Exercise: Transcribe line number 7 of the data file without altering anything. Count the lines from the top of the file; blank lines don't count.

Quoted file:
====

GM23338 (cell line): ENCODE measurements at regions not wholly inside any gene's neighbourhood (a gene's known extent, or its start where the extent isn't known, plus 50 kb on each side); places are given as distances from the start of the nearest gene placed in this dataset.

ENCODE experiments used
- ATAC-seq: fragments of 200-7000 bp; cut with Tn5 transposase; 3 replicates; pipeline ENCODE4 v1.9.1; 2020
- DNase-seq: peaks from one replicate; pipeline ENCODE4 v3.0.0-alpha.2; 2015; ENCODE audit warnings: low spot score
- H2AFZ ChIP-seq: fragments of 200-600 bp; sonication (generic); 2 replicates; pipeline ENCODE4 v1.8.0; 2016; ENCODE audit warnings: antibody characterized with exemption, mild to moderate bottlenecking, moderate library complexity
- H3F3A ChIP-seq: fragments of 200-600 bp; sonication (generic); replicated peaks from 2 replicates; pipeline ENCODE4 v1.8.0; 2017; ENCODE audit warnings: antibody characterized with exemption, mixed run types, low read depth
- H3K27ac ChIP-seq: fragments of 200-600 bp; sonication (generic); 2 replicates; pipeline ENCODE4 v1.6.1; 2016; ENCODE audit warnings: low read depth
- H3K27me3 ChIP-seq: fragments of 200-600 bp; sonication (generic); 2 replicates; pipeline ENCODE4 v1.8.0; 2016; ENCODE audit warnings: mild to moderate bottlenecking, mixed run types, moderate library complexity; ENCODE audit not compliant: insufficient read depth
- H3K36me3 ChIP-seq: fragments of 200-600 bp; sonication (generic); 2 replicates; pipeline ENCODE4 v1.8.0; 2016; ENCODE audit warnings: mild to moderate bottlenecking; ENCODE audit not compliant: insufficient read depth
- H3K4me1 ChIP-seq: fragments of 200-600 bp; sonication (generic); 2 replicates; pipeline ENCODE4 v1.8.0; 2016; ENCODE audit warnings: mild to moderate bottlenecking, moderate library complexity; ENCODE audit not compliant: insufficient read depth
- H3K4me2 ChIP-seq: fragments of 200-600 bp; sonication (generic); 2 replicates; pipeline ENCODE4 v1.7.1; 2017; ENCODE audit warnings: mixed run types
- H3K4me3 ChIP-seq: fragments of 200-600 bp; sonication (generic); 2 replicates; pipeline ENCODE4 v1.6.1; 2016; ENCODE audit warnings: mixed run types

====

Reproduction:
- H3K27ac ChIP-seq: fragments of 200-600 bp; sonication (generic); 2 replicates; pipeline ENCODE4 v1.6.1; 2016; ENCODE audit warnings: low read depth